It had been some time since I'd been out with L, and I had never canoed with A. But, my canoe is large enough for three, if one of them sits on the bottom in the middle, and is content to be a passenger. In fact, with the extra weight the canoe moves faster through the water and carries through with the inertia when one coasts.
The birds have quieted down quite a bit in the East marsh. This years osprey chicks are all flying well enough that they aren't discerned from the adults. The willets have hatched their young and are no longer as defensive as they were a month ago, so quiet prevails and the warning calls come much less often. Also, it is high tide, so there is less open bank to expose the shore birds. We did pass a little blue heron almost as soon as we set out.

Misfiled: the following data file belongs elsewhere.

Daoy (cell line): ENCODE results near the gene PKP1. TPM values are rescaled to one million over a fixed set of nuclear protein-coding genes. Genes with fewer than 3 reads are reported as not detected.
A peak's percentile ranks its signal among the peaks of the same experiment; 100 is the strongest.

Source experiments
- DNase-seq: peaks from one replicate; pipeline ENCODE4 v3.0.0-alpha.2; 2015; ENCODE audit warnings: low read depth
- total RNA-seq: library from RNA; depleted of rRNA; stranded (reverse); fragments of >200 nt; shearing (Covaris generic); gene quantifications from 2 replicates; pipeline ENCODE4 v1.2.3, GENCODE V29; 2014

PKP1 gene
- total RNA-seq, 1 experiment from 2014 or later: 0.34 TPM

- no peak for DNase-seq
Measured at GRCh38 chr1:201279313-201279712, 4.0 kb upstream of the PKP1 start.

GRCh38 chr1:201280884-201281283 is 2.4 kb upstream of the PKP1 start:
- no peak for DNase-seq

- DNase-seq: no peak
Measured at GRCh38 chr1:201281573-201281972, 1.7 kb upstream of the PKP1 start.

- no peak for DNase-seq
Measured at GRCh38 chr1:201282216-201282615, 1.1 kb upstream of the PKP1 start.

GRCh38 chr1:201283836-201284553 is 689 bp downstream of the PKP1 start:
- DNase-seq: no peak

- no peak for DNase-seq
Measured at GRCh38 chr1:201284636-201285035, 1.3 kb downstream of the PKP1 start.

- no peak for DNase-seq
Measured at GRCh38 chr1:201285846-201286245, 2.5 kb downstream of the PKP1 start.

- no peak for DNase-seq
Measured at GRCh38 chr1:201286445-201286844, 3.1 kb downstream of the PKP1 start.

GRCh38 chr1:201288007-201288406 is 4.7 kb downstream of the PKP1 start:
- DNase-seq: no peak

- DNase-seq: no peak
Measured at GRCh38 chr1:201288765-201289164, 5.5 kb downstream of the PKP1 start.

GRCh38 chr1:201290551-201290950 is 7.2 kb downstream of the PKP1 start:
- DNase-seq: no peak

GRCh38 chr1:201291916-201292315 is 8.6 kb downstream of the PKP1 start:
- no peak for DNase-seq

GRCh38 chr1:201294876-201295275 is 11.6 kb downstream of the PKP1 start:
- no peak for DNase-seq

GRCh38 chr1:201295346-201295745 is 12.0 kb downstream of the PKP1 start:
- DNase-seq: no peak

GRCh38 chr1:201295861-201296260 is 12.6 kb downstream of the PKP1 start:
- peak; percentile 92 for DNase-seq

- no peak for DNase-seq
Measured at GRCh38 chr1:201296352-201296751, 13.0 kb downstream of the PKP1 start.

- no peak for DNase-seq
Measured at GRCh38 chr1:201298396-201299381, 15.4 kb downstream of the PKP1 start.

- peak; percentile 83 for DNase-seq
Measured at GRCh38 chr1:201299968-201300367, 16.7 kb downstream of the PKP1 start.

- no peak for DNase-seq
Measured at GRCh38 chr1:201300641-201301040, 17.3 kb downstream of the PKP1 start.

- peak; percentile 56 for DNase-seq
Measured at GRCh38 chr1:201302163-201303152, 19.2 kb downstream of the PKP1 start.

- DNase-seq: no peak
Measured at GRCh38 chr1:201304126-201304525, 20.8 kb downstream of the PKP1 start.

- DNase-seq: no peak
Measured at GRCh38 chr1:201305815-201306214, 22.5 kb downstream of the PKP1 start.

After we pass the first bridges (the RR, the Post Road and I95) L and A ask about eagles and I reply that I have seen bald eagles here now and then. And, a bald eagle takes wing from a nearby tree. Eagles, although not in numbers, will be the bird of the day with at least a dozen sightings, although likely it is just two or three individual birds. But, they don't seem inclined to move far from the river due to our presence.
We stop at the sawmill dam for a rest in the shade before continuing upstream flushing an occasional eagle, and occasional kingfisher and a few great blue herons. At pocket-knife bend, I spot a pair of green herons who move away in short flights, staying in sight for some time before heading on to the more forested upper river. We turn around at the sharp bend just past the Foote Bridge, flushing an eagle one more time.